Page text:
Record Surplus was full by 11 a.m., a time owner Neil Canter said his store would ordinarily have around 15 people. There were three bins of Record Store Day exclusives and a scrum of customers angling for a piece of the black gold. Singer/songwriter P.F. Sloan (“Secret Agent Man”) and Creed Bratton of The Office and former member of the Grass Roots performed.
“Judging from the line, it’s the busiest Record Store Day we’ve ever had,” says Kara Lane, Amoeba’s marketing and events director. “We had a hundred people in line at 3:00 a.m. in the morning; last year we had like two campers. I got here at 7:30 a.m. when we gave out free coffee and pastries and by 8:00 a.m. the line went all the way around the block.” The store is bustling at 1:00 p.m. and outside feels like a block party with free lemonade and ice cream promotions, a prize wheel and discounted product. In the back of Amoeba, however, the scene is entirely different.
In the back of Amoeba, however, the scene was entirely different. “It’s like a peaceful military operation,” said Alyssa Siegel, the product and fulfillment manager for Amoeba.com who yesterday was among a team of 15-20 people huddled in a repurposed storage room fulfilling customers’ orders written on extensive, 10-page RSD “menus.” Runners took the RSD merchandise to the front of the store, while line managers with headsets and walkie talkies communicated with the fulfillment team, marking off sold-out releases on a board outside the store. The White Stripes‘ “Get Behind Me Satan” and Metallica‘s “No Life ‘Til Leather” demos were among the sold out.
Origami Vinyl associate Sean Stentz says his store had only two copies of the Brand New album, which people lined up at 9 p.m. were clamoring for. “It’s always a fun little gamble,” he said. “You roll the dice and you get 30 of something you end up sitting on and one copy of what everyone is waiting for.” Glendale’s Permanent Records was bustling at 4 p.m, which may have been because the legendary group X and Fuzz featuring the great Ty Segall are still to perform?. The counter-person says the store “maybe fits a 100 people.”
At 5:00 p.m. at nearby Gimmie Gimmie, things are just slowing down since opening at 8:00 a.m. Owner Dan Cook says the store was packed and he too will have his biggest sales day of the year but notes the difficulty of stocking for Record Store Day. “It’s tricky ordering because they are limited editions. I’ll order from several different distributors and sometimes I’ll get everything and have too many of one thing and nothing of another and what doesn’t sell is non-returnable.”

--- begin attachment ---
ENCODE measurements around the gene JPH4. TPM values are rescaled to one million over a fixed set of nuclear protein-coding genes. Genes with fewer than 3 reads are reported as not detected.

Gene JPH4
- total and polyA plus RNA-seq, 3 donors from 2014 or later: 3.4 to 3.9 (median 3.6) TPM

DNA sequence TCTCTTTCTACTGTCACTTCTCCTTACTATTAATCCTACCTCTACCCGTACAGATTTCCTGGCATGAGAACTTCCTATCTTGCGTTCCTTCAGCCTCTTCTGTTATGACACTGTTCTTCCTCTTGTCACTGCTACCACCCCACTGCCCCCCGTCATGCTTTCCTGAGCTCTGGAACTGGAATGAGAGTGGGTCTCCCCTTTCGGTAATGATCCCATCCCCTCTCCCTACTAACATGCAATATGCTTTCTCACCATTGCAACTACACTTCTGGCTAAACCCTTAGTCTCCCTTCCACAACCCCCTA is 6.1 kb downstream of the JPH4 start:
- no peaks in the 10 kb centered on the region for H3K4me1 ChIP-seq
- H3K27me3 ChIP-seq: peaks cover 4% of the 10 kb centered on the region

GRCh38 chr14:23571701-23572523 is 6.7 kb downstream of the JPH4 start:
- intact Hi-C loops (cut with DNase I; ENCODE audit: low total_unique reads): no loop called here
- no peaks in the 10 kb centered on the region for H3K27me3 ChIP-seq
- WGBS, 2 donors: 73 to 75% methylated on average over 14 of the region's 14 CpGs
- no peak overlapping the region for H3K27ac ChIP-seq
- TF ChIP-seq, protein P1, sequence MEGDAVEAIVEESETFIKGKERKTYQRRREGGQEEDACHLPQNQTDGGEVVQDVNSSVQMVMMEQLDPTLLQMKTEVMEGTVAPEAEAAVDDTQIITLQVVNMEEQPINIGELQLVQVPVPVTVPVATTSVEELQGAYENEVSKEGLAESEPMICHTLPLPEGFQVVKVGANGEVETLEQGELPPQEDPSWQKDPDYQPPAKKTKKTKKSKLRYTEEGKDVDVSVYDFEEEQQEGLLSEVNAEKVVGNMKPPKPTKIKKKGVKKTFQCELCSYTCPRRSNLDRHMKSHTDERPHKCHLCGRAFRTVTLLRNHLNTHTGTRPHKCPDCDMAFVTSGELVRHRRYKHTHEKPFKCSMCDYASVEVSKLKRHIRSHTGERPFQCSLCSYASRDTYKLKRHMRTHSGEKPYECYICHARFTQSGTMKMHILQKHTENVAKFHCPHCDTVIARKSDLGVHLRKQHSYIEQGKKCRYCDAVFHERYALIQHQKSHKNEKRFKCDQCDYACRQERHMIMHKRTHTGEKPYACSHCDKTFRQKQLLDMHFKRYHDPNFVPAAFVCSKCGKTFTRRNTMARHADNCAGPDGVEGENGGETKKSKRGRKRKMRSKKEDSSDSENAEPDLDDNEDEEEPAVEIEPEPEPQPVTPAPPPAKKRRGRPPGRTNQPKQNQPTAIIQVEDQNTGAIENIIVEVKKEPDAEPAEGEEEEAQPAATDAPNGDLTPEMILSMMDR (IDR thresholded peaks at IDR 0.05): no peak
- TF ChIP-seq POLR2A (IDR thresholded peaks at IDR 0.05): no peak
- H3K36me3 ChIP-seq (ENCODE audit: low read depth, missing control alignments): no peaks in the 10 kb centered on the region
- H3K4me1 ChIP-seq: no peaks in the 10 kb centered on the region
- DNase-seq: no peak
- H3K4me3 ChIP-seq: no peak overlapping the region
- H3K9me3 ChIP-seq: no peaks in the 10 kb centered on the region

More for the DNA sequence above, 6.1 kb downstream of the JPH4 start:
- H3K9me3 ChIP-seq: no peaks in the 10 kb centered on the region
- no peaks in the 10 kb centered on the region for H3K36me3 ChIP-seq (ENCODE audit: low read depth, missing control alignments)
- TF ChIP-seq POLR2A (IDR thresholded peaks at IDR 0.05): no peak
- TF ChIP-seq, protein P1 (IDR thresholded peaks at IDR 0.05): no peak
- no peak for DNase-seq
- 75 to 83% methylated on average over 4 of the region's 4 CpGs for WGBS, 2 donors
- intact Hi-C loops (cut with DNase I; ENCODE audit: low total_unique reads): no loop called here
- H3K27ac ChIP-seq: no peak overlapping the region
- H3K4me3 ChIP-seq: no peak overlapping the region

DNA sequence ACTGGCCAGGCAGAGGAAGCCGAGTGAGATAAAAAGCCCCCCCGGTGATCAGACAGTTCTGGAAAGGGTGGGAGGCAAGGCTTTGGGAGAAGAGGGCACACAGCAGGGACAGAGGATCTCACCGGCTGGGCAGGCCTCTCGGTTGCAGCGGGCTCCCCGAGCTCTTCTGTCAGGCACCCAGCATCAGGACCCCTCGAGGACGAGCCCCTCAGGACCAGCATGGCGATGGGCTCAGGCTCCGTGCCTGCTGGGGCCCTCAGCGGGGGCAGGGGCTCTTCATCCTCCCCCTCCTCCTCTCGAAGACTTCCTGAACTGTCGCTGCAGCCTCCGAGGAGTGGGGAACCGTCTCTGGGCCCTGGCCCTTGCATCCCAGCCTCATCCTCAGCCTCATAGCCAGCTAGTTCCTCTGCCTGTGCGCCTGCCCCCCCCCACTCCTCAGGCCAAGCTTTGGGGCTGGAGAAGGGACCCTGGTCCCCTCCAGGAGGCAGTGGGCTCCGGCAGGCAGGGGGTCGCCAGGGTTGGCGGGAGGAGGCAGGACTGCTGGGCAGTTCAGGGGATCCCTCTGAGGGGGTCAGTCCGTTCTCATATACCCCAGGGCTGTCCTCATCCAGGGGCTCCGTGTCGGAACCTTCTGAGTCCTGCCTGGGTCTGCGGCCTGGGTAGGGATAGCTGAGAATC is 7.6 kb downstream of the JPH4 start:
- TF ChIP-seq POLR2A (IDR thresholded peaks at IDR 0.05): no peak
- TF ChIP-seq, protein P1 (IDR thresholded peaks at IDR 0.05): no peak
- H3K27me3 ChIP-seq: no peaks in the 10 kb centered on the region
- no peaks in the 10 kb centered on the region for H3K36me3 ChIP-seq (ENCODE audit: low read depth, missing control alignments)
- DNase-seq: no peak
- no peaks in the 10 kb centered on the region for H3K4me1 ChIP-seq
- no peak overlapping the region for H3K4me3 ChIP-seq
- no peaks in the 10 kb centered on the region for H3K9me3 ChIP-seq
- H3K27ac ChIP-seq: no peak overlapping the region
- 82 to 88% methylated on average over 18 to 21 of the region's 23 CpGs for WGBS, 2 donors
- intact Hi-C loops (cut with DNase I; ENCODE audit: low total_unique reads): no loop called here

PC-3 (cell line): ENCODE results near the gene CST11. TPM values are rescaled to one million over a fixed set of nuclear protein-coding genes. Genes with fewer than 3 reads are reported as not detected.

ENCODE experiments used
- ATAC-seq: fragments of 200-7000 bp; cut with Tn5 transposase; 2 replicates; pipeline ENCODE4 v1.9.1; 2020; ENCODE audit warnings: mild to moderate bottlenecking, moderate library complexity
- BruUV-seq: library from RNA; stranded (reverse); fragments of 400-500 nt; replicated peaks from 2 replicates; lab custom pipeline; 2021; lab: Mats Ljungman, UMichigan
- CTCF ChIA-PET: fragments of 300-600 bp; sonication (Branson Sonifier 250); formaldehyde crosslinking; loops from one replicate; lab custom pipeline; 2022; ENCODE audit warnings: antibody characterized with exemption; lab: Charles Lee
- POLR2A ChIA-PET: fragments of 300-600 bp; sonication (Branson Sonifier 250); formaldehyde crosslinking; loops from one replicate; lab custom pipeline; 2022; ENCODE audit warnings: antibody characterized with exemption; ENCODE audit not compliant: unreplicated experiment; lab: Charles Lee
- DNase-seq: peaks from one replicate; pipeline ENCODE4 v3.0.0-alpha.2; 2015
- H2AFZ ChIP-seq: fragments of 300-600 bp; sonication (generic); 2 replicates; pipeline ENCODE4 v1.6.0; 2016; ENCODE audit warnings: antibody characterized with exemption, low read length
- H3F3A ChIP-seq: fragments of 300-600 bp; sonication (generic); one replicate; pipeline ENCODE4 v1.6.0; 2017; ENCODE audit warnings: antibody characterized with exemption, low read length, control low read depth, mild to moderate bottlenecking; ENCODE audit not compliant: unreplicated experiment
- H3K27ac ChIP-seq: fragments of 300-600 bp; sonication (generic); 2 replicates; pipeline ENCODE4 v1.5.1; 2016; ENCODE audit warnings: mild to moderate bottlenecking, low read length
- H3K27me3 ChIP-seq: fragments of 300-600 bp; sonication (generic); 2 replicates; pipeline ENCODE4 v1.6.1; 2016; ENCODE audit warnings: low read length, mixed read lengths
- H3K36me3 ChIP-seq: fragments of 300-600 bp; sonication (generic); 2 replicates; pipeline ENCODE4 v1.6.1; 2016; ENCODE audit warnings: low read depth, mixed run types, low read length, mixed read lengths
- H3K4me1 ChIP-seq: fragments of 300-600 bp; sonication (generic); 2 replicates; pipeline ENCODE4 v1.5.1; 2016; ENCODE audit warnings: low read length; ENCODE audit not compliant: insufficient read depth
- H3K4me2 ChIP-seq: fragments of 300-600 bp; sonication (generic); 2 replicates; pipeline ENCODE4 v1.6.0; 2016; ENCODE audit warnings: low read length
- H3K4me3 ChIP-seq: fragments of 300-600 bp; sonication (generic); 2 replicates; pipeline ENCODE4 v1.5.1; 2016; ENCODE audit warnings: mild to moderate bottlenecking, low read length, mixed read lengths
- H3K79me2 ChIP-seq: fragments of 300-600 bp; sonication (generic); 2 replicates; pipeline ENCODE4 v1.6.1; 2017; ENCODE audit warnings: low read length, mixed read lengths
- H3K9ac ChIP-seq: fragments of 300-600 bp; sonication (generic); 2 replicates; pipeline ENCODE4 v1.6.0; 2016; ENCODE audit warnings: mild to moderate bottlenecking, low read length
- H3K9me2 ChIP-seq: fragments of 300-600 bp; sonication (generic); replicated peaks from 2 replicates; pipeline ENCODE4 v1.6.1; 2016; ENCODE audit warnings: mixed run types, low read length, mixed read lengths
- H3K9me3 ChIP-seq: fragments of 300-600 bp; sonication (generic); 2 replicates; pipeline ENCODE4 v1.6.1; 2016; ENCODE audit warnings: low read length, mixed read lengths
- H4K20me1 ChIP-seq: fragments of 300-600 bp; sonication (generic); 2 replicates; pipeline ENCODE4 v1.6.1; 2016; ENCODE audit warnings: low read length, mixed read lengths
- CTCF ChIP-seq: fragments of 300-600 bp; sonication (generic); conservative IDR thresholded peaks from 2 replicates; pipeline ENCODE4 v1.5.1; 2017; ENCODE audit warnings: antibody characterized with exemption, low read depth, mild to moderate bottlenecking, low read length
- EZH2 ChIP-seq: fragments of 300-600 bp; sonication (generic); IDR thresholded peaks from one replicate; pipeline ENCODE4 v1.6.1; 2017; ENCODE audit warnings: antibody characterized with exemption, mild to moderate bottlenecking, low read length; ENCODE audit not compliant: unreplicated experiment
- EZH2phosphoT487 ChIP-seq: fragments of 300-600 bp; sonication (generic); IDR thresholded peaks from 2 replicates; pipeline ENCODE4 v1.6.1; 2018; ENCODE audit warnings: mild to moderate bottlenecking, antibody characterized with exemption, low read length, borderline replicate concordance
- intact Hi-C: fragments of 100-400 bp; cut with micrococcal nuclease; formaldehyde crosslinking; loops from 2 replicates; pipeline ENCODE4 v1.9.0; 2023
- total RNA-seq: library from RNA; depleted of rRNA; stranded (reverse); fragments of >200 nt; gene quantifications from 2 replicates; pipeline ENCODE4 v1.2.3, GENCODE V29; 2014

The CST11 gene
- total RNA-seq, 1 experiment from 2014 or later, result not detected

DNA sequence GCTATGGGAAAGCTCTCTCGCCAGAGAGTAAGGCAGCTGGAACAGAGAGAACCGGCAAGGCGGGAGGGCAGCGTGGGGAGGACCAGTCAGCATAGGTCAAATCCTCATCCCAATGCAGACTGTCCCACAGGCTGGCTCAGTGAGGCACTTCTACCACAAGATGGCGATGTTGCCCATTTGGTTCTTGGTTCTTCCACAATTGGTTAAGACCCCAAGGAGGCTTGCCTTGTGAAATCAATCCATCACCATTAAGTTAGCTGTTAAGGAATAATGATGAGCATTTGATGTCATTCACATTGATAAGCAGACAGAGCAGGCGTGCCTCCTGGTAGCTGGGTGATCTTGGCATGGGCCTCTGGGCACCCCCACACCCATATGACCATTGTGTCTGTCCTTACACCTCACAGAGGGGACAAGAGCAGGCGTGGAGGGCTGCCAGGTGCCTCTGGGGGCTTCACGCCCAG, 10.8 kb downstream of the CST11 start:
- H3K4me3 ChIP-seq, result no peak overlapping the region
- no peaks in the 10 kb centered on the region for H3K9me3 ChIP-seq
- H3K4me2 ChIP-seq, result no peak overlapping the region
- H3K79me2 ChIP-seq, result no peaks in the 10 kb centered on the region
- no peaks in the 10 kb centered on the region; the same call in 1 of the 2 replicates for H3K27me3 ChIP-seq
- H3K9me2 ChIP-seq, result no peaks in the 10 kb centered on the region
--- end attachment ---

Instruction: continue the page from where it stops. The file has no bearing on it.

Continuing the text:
Back at Amoeba, sitting across from Adebimpe after a 20 minutes wait in a line, I told him the experience felt sort of like the performance artist Marina Abramovic‘s MOMA piece involving her silent engagement with individual museum visitors. He laughed and said this was a lot less inspirational. He was wrong, though: Here I learned that he, too, collects vinyl and has roughly 500 pieces which he says are “in and out of storage;” he learned to draw at NYU film school when he “should have been paying attention in class,” and the reason TV on the Radio didn’t play the awesome new song “Test Pilot” at the Palladium last week was because they have 80 songs to choose from in their rich back catalog. That’s when I decide I must have his new album on vinyl. — Andy Gensler
Record Store Day has been gaining momentum in Japan after the NPO Music Sommelier Association started pushing the event four years ago. The public service org, created by people who are concerned about the music industry, has set up a homepage to publicize the day and works on promotions with different retailers in Japan. Kenji Suzuki, the Director of Music Sommelier, says, “We’ve worked hard to get the word out about Record Store Day — many major retailers participate in campaigns targeted for the day, including Tower Records, HMV and Disc Union.” This year, those chains used the day to drop 80 new releases, up from 42 in 2014. One notable absence from this list of record stores: the giant Japanese CD and DVD seller Tsutaya.
Of all of these, Tower Records perhaps put the most emphasis on Record Store Day. Signs and advertisements were plastered throughout their stores, extremely noticeable at the gigantic, four-story Shinjuku branch. Boxes of product and banners were prominent on both the domestic and international floors. Mihoko Nishi, a product manager in the Shinjuku store says, “Analog sold significantly better today than on an average Saturday — CDs to some extent, too.” All records received a 10 percent discount and the store also offered “a special on actual record players, with a built-in speaker” relates Nishi. Illustrating the spirit of the day, HMV actually worked with its archrival Tower: “We were able to make special orders for records that are usually only available at HMV so we could sell them today,” Nishi tells Billboard. — Rob Schwartz
Updated: 8:02 AM ET, April 20.